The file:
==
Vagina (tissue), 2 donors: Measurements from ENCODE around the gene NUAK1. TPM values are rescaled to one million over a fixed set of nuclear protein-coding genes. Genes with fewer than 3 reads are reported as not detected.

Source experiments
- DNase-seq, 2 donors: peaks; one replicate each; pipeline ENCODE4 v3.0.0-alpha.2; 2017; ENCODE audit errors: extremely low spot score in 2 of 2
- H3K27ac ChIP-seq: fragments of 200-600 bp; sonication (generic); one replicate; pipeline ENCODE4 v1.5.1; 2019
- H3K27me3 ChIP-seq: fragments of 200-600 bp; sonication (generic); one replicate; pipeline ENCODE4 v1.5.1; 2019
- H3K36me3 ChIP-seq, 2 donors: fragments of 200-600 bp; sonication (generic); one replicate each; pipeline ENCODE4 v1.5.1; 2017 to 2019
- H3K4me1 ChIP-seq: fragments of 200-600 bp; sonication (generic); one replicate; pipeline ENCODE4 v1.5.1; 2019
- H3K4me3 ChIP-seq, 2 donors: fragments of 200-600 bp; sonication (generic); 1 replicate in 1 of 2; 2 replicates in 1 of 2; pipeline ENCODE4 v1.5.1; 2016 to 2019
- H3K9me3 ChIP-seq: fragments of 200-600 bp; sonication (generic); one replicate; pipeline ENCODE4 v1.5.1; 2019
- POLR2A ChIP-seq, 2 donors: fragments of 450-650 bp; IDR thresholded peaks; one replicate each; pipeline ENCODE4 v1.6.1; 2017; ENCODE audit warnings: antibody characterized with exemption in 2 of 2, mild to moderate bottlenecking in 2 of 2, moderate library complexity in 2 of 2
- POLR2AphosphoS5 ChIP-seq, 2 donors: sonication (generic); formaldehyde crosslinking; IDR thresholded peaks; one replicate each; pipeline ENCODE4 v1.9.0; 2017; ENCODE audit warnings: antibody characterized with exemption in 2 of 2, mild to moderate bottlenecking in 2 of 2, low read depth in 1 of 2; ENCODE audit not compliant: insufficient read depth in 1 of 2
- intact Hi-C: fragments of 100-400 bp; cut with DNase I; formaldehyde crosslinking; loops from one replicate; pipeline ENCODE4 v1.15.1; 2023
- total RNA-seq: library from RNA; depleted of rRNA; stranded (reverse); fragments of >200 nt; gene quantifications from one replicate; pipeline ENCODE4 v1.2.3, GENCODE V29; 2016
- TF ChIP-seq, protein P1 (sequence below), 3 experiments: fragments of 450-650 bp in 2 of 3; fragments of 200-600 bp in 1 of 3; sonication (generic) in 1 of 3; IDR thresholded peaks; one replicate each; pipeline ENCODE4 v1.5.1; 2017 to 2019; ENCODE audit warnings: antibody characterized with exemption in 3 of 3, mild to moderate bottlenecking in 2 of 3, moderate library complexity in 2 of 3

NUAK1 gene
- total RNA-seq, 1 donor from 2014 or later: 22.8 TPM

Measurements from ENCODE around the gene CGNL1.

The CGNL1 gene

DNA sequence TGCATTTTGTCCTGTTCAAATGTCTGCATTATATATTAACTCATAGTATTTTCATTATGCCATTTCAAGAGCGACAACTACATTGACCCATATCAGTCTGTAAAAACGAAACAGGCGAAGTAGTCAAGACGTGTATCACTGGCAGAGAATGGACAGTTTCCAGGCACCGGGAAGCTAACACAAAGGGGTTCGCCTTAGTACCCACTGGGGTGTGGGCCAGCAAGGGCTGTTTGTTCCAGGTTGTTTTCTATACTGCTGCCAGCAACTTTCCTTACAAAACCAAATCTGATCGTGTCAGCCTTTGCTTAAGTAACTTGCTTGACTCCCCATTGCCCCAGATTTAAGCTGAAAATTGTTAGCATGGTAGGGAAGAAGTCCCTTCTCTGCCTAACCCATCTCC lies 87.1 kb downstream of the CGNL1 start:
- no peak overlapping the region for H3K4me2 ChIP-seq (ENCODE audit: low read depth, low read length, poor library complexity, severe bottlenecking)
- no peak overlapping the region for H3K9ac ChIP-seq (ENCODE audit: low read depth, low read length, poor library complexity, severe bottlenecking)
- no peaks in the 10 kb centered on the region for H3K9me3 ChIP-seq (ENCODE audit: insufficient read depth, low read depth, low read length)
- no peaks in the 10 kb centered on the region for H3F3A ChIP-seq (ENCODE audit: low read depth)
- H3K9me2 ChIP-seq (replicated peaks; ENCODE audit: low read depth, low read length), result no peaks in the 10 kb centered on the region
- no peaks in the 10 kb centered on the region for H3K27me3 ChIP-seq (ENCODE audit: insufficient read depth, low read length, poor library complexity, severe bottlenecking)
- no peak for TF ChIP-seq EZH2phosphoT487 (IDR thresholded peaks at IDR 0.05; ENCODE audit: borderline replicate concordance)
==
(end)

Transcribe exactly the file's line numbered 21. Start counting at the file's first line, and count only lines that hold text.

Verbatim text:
- no peak overlapping the region for H3K9ac ChIP-seq (ENCODE audit: low read depth, low read length, poor library complexity, severe bottlenecking)